The "air-bridged harbor that twin cities frame" refers to New York Harbor between New York City and Brooklyn, which were separate cities at the time the poem was written, before being consolidated as boroughs of the City of Greater New York in 1898.

The "huddled masses" are the many immigrants coming to the United States (many of them - in the early 1900s - through Ellis Island at the port of New York).

The "golden door" has a double meaning - of the literal entryway immigrants to America passed through (the Communipaw Terminal on Ellis Island), as well as metaphorical doors of opportunity and prosperity for those suffering oppression and poverty (the 'huddled masses').


Bronze plaque inside the Statue of Liberty

Paul Auster wrote that "Bartholdi's gigantic effigy was originally intended as a monument to the principles of international republicanism, but 'The New Colossus' reinvented the statue's purpose, turning Liberty into a welcoming mother, a symbol of hope to the outcasts and downtrodden of the world."[11]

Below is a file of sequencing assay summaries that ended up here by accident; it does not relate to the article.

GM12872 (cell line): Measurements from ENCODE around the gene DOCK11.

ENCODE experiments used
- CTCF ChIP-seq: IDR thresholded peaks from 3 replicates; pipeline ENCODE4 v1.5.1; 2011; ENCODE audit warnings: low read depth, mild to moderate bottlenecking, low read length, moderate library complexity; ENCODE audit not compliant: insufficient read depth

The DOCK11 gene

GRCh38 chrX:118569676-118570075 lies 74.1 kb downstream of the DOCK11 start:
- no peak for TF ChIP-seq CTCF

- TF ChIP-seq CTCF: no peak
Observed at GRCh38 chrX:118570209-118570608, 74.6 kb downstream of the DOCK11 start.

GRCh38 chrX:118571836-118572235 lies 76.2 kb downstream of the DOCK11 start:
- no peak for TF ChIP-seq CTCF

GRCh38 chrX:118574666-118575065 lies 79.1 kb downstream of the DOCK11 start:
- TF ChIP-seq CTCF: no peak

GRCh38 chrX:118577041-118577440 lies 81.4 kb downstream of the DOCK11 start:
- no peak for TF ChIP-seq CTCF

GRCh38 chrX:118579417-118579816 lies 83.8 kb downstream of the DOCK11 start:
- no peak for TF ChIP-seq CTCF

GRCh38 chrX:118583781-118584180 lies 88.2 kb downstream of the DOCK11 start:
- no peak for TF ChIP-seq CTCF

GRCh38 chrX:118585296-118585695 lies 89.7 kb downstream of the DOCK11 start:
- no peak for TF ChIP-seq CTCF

John T. Cunningham wrote that "The Statue of Liberty was not conceived and sculpted as a symbol of immigration, but it quickly became so as immigrant ships passed under the torch and the shining face, heading toward Ellis Island. However, it was [Lazarus's poem] that permanently stamped on Miss Liberty the role of unofficial greeter of incoming immigrants."[12]

The poem has entered the political realm. It was quoted in John F. Kennedy's book A Nation of Immigrants (1958)[13] as well as a 2010 political speech by President Obama advocating immigration policy reform.[14] On August 2, 2017, the poem and its importance to the Statue of Liberty's symbolism, and thus the effect on American immigration policy, was debated in a White House briefing.[15]